I want to make sure that everybody has the chance to vote. I don’t care who you vote for. I just want you to come out and vote.
I was excited when I turned 18 to be able to vote for the first time. One thing I noticed back then is that a lot of retired people are the poll workers. They don’t have a job that they have to miss that day, so they’re happy to give their services to the election board. I just kind of thought about that: They’re in that protected status right now where we don’t want them to be the poll workers, necessarily, because the virus could affect them in a different way. That’s what made me want to be a poll worker – just wanting to try to do it for someone who maybe isn’t feeling safe enough to do it this year.
This is actually my first time as a poll worker. I also volunteered my husband Adam to work with me.
I think it’s really going to be exciting to see people who are 18 voting for the very first time. I’m hoping I encounter some people who are a little bit older and maybe this is also their first time voting.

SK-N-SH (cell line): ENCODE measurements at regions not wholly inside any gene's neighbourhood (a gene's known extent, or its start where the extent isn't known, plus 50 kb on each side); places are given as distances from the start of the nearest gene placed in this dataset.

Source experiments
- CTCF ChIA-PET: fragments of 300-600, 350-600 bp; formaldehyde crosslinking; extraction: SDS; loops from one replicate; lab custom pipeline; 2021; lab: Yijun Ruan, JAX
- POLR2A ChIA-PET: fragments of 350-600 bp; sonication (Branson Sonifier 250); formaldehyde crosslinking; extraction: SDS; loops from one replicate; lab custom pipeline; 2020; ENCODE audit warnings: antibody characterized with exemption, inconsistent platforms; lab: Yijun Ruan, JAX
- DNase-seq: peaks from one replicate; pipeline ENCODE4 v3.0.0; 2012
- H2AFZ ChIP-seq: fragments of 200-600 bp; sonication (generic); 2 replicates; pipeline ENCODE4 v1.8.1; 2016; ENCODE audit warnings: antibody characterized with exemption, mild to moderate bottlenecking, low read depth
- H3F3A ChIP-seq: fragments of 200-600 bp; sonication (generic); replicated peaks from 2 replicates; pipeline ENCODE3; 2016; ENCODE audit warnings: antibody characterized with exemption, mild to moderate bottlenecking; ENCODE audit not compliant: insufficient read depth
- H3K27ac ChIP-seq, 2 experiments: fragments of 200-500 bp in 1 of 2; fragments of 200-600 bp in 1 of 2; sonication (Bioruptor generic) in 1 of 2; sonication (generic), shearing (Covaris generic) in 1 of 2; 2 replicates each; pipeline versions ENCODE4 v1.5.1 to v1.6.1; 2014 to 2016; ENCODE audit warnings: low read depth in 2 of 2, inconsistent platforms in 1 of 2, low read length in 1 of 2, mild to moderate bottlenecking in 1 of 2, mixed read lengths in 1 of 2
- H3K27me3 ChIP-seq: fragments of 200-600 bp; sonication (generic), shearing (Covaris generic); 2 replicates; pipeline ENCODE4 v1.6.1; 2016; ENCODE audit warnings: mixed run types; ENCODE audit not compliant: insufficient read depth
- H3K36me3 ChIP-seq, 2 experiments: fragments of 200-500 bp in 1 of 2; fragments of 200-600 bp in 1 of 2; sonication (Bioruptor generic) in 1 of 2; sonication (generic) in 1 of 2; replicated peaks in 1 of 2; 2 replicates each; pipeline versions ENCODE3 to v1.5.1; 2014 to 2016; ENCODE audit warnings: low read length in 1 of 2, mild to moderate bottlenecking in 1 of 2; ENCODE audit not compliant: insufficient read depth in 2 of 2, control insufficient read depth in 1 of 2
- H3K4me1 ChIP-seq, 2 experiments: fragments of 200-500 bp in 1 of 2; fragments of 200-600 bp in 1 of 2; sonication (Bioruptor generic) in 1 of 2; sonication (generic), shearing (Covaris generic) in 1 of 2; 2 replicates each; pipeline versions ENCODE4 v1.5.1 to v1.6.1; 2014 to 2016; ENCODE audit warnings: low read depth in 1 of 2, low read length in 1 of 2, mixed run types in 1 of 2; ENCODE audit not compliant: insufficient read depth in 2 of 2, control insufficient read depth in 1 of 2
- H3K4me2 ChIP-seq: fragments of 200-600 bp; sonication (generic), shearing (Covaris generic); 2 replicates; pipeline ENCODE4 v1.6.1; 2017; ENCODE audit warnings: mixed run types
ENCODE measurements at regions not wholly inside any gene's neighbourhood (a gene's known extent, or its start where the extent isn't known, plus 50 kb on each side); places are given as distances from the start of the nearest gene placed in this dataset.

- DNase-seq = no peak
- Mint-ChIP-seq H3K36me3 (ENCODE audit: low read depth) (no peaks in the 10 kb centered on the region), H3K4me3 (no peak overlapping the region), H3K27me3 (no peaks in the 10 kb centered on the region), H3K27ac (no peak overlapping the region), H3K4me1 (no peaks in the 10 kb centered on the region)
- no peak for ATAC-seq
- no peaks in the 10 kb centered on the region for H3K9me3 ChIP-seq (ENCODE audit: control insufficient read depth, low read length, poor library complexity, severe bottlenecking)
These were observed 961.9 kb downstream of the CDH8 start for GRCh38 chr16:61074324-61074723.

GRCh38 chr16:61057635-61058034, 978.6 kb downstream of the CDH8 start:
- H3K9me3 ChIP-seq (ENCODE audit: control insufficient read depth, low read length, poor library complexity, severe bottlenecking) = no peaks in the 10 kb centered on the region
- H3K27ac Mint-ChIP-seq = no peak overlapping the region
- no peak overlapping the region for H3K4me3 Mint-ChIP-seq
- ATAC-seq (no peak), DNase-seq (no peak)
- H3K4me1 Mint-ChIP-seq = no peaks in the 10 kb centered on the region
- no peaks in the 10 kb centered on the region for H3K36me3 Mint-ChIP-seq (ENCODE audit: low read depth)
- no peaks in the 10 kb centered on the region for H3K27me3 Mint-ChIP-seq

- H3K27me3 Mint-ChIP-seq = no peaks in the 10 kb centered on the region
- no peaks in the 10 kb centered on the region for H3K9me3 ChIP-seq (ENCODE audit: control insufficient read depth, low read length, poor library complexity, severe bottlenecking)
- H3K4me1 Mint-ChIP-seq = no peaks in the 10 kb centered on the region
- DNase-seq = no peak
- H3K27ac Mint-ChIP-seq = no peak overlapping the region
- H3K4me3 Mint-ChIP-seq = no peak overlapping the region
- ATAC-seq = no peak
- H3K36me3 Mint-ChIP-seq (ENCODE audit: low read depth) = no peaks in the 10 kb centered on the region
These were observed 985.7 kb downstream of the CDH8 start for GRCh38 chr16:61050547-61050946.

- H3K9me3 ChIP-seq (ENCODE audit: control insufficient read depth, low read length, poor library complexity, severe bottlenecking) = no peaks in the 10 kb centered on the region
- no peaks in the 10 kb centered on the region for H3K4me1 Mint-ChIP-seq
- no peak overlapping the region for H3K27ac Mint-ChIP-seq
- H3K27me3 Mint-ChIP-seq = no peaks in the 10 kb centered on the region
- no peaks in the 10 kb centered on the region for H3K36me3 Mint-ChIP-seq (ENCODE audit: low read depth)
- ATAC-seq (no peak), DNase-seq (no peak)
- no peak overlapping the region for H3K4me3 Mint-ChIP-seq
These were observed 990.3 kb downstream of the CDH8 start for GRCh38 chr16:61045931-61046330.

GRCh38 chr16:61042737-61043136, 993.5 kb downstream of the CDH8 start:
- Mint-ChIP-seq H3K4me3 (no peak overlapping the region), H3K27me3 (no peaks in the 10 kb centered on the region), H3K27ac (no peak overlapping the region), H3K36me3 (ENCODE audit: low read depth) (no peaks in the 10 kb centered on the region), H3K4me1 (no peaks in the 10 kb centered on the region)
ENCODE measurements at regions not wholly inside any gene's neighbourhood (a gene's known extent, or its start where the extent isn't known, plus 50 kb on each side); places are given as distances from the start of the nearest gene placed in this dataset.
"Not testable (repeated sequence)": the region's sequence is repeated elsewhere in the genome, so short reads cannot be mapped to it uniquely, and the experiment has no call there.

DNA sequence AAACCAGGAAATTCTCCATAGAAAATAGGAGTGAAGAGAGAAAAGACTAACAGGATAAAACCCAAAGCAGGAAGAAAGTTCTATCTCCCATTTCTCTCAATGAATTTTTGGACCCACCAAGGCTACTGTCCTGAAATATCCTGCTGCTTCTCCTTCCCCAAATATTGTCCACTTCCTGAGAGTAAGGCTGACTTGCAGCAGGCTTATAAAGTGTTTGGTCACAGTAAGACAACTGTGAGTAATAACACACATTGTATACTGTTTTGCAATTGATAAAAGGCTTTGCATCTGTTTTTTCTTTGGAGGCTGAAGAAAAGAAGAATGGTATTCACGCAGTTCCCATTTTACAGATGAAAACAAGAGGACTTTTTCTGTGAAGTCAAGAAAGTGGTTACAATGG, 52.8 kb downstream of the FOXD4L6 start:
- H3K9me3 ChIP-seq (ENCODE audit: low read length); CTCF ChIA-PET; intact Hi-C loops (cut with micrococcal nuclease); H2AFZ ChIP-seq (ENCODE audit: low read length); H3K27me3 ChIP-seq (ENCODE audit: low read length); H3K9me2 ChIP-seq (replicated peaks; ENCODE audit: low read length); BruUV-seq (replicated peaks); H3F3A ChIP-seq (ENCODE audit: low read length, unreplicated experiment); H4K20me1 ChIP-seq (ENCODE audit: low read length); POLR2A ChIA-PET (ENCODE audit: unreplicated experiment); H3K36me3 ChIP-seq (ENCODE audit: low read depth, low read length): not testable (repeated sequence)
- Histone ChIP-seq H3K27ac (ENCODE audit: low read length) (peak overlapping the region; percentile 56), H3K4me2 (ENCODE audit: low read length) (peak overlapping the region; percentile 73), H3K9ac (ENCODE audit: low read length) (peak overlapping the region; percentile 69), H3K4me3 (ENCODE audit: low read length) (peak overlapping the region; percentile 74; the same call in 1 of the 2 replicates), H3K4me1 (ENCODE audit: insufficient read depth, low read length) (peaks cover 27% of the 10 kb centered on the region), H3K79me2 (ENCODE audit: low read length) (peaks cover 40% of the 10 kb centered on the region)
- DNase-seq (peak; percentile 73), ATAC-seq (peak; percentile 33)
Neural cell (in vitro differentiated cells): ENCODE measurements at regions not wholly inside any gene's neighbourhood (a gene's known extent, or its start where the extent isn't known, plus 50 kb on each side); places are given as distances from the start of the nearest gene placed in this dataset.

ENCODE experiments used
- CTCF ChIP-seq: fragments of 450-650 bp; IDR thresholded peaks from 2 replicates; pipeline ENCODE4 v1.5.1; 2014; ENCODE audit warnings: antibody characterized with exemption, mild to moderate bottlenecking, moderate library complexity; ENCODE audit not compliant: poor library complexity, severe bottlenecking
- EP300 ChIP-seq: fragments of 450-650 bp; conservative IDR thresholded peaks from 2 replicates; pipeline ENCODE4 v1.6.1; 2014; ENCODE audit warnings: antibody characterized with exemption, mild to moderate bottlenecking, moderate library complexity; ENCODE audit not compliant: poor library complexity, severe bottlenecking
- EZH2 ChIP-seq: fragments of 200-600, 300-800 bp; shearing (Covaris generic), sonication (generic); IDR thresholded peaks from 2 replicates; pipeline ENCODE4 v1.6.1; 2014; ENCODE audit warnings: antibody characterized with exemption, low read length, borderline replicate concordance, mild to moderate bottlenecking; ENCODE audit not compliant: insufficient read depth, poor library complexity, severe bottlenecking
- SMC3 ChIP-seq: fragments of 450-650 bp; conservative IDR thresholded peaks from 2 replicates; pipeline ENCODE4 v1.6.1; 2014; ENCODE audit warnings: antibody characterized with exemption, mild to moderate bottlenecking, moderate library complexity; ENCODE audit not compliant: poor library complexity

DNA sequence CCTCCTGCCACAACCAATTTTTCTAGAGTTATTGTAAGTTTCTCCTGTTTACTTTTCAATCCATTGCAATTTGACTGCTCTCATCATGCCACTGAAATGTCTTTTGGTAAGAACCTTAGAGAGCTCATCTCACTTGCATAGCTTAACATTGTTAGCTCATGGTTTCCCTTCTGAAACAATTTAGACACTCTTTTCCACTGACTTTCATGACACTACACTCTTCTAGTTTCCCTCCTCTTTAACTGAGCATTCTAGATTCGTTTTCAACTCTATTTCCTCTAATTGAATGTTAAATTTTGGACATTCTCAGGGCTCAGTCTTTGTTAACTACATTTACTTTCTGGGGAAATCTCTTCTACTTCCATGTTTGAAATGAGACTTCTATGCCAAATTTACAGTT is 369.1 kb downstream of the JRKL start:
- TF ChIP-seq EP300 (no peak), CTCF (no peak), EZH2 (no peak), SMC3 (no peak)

Poll workers will be required to wear a mask, but since it’s a political event we can’t require voters to wear a mask. They’re definitely going to be encouraged, and someone at the door will have masks available to hand out to people. Hand sanitizer will be everywhere. There will be a plexiglass shield between the voter and the poll worker, and you’ll just hold your ID up to the plexiglass and we’ll enter your information that way, so it’s touchless. Rather than the election board investing in wipes to wipe down every machine, every voter will be handed a Q-tip, and you will enter your vote with a Q-tip. Again, to keep it as touchless as possible. The election board wants us to be as safe as possible for every single person involved.
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